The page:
Tulisan ini untuk sementara hanya tersedia dalam bahasa Inggris.
A version of this post originally appeared at The Jakarta Post.
A recent global survey found that Indonesia has the highest percentage of climate change deniers in the world. Among Indonesian respondents, 18 percent were deniers, followed by Saudi Arabians (16 percent) and Americans (13 percent). This is an alarming revelation compared to expressed commitments of the government to address climate change even before joining the Paris Agreement in 2016.
An international internet-based market research and data analytics firm, the YouGov-Cambridge Center, partnered with The Guardian daily and the Bennett Institute for Public Policy at Cambridge University in the United Kingdom to produce the YouGov-Cambridge Globalism Project. This study on populism and globalization includes national samples, each comprising about 1,000 people in 23 countries.
Psychology studies have explained that the reason people reject indubitable science like climate change is not ignorance, but because they “cherry pick” the facts that back up what they already believe to be true.
This means that something needs to be strengthened in the current science communication strategy. Finding out what climate skeptics can agree on and then frame climate messages to align with those is important.
In Indonesia, religion could be an entry point. A PEW research found that 84 percent of Indonesians practice religion daily. Religious values and teachings thus could increase awareness and engage individuals to perform environmentally friendly behavior. Unfortunately, we rarely hear from clerics about the issue.
According to Islamic teachings, everything in the environment is a sign from God. Yet, human activities have caused environmental destruction and degradation.
So, people should learn from that history, as reflected in Surah Ar-Rum verse 41-42. One noted translation reads: “Corruption doth appear on land and sea because of [the evil] which men´s hands have done, that He may make them taste a part of that which they have done, in order that they may return.”
In addressing environmental damages and the threats of climate change, Muslims, though belatedly, could also refer to Surah Al-A’raf, which invites people to manage natural resources in a more sustainable way. It states: “As for the good land, vegetation comes forth in abundance by the command of its Lord, whereas from the bad land, only poor vegetation comes forth. Thus, do We expound Our signs in diverse ways for a people who are grateful.”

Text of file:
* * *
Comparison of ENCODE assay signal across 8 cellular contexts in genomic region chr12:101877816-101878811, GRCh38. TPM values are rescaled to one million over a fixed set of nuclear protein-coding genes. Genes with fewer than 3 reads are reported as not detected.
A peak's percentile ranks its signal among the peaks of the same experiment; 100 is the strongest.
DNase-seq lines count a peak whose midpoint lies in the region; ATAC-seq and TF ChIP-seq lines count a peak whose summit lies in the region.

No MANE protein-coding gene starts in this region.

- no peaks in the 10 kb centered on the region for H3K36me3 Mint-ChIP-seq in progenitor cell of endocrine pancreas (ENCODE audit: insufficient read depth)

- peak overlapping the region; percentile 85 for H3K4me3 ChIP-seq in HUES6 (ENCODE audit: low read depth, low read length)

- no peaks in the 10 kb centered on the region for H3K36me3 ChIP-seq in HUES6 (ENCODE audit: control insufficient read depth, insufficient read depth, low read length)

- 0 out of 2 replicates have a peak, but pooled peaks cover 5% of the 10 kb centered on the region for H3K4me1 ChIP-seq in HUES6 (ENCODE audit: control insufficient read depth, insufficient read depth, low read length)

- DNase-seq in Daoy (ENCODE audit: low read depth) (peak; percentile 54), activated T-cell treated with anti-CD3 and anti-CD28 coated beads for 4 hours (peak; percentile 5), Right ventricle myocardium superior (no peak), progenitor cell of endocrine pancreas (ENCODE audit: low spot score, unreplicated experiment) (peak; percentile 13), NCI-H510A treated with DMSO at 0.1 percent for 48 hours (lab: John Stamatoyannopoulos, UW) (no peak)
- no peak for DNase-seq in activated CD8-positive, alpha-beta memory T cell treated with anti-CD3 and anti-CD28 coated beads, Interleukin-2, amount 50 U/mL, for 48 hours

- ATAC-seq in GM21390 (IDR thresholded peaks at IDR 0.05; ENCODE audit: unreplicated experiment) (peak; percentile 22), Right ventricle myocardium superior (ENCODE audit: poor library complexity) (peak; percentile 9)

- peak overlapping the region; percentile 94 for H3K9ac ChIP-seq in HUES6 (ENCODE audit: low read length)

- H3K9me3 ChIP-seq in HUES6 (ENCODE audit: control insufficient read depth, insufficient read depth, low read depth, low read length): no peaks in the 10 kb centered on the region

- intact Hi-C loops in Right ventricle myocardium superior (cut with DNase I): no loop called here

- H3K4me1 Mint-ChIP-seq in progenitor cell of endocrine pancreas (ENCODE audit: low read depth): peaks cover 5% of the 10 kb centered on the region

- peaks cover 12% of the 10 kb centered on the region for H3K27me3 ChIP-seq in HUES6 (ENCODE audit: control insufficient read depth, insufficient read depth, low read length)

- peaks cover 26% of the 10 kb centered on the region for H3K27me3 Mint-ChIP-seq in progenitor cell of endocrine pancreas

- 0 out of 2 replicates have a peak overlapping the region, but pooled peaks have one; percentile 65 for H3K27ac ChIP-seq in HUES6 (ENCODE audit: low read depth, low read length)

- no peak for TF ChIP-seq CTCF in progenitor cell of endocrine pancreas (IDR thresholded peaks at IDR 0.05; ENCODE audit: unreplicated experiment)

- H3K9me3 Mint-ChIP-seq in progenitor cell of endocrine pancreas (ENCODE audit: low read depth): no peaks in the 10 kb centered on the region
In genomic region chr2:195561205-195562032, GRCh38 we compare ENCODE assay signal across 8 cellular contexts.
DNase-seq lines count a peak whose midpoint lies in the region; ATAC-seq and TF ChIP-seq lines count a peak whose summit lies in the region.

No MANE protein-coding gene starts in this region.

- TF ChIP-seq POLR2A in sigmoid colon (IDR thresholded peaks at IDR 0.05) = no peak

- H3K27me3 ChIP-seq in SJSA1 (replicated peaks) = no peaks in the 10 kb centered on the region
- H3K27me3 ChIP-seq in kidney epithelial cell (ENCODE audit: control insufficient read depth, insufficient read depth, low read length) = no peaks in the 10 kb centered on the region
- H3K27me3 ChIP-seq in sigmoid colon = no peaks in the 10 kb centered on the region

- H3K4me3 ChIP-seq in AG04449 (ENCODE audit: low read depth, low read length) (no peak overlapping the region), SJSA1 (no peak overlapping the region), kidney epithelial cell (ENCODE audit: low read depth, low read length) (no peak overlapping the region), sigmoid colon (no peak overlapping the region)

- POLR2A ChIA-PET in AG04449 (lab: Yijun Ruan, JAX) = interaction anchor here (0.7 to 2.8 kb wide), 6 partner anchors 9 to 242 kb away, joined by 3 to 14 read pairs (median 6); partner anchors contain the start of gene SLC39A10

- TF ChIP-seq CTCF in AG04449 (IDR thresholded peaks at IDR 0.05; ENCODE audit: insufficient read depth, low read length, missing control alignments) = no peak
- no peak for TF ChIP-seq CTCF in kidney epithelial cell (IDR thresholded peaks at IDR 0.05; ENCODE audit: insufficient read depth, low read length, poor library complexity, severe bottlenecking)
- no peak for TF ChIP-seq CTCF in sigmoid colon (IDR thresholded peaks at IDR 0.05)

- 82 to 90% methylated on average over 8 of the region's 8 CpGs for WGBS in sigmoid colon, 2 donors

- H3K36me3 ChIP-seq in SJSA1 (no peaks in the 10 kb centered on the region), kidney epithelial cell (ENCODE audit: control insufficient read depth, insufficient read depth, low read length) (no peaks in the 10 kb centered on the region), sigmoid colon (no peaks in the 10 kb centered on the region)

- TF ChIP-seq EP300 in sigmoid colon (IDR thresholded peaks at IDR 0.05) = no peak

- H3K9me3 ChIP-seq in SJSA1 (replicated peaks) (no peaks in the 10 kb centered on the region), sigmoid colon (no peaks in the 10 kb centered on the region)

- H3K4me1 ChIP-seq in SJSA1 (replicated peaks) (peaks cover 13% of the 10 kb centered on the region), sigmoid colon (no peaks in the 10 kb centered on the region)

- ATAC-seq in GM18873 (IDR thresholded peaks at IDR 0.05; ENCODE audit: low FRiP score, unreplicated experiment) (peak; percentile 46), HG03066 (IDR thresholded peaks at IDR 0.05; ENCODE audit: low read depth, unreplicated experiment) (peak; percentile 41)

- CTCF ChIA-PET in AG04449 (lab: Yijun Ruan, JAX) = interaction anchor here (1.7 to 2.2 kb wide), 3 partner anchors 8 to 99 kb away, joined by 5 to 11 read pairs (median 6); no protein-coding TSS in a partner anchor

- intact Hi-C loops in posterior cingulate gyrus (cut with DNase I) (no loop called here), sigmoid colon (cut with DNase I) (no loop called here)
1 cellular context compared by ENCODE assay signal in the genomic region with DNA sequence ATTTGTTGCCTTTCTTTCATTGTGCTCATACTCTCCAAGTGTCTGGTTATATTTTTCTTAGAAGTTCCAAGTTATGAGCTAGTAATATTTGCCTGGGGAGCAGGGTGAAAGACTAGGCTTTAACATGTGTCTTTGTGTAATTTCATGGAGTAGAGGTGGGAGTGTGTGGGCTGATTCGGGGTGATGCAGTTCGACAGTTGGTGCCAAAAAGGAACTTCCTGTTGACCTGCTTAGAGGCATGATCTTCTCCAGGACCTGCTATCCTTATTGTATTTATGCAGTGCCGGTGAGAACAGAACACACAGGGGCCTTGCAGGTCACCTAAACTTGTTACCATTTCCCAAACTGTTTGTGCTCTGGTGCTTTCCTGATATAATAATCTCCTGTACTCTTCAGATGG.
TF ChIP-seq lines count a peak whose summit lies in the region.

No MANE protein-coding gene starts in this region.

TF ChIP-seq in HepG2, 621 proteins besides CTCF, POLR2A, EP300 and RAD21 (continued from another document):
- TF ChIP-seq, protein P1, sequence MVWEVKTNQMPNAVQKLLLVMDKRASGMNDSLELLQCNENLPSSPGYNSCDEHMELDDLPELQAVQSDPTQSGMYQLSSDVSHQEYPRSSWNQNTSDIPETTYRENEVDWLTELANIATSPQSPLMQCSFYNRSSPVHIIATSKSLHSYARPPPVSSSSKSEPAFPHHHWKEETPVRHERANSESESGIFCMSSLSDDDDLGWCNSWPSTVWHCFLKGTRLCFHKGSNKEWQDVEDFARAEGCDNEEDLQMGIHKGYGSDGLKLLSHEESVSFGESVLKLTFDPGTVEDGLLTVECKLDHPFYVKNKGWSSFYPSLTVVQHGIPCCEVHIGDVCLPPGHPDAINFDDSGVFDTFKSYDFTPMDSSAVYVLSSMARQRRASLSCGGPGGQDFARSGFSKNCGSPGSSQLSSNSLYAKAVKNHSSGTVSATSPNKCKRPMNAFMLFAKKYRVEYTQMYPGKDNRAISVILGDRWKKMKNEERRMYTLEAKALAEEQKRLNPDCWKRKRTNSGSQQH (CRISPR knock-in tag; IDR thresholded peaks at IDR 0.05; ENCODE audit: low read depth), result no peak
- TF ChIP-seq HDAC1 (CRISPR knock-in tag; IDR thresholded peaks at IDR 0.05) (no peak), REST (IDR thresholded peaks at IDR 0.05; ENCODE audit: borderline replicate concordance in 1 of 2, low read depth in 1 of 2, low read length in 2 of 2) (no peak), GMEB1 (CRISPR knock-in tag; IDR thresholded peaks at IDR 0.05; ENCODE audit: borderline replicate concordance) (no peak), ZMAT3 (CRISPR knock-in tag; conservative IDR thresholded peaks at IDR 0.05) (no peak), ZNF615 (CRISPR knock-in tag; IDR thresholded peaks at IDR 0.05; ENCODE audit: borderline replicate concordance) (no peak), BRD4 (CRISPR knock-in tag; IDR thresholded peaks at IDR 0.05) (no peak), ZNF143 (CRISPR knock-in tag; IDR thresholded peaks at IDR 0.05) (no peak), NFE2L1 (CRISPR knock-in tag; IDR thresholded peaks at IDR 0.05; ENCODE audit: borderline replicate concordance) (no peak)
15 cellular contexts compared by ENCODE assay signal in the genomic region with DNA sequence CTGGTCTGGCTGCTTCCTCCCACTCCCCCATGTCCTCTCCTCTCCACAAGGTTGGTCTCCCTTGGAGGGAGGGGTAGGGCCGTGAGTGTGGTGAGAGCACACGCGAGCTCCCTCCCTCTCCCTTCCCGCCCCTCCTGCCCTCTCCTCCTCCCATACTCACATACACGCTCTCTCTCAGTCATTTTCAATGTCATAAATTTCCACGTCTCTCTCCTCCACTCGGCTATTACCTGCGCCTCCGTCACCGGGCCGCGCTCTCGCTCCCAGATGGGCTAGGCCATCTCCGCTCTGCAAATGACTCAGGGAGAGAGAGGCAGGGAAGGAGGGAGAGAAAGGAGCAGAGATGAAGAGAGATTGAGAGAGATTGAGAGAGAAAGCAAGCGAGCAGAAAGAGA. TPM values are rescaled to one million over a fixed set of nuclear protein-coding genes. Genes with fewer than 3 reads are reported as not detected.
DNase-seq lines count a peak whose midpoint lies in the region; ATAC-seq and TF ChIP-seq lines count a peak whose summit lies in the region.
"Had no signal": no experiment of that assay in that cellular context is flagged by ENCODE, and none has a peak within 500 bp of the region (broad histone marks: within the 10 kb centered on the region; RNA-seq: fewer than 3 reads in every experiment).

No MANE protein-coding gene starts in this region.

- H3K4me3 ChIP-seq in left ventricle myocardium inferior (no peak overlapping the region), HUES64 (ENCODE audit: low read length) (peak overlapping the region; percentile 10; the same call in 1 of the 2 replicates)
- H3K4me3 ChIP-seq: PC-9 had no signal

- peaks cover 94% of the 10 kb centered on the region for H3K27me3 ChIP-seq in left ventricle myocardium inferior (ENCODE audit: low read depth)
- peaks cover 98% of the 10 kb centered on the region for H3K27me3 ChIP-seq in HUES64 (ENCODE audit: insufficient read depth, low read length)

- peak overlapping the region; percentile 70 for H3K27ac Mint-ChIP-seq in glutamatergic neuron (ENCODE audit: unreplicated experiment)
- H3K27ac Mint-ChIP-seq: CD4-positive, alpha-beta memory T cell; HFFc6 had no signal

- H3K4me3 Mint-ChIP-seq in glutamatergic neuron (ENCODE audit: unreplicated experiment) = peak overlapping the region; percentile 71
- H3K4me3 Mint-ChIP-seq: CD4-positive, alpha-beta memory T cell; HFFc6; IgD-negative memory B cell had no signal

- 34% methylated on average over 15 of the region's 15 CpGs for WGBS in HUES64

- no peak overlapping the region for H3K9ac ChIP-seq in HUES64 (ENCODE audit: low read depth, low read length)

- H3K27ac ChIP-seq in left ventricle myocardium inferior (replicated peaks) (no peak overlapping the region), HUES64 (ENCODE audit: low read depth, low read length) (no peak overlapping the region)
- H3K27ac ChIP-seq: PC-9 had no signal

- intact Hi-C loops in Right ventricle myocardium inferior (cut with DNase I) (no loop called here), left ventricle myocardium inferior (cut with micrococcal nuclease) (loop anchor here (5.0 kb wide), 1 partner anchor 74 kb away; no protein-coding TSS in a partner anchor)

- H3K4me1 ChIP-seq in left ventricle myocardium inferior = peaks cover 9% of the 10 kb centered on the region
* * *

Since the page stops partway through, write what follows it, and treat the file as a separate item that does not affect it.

Though Ramadan has passed, it should still be utilized to enhance the connection between religious values, lifestyle and efforts to improve the environment, a time for delivering environmental education and learning for sustainability.
We should continue to learn to control ourselves and try to make changes — as small as creating a shopping list and a meal plan to avoid impulsive buying and freezing leftover food — to dramatically decrease the level of waste or mubazir (irresponsible consumption that leads to waste).
Following the plastic-filled days of breaking the fast, mosques and other faith institutions, government bodies, NGOs and anyone organizing meals should avoid plastic packages, Styrofoam and other single-use packages when serving meals.
These practices can reduce the increase of daily waste, which estimates showed to have increased by 4 to 6 percent in Bekasi, West Java, and Jakarta during Ramadan. Such actions would also reduce the volume of plastic waste that is tossed annually into the ocean, which we have seen can kill sea animals.
Religiously inclined people should be aware that environmental preservation is an inherent part of religion or religiosity. Buddhism emphasizes a mindset that creates a productive and cooperative relationship between humans and nature.
In Catholicism, priests can utilize the Pope’s 2015 encyclical that was found to be successful in increasing awareness on environmental issues. For Christians, working with a broad range of Christian institutions that are engaged in the environmental movement and contemporary environmental concerns is commendable strategy.
In Balinese Hindu, Trihita Karana can be internalized to improve good connections between people, God and the environment.
The involvement of educational figures and religious leaders is important to internalize an ecofriendly lifestyle, increasing awareness on environmental issues, as well as making people realize the current climate crisis. It is indeed the responsibility of all believers to protect the Earth as a home that needs to be preserved.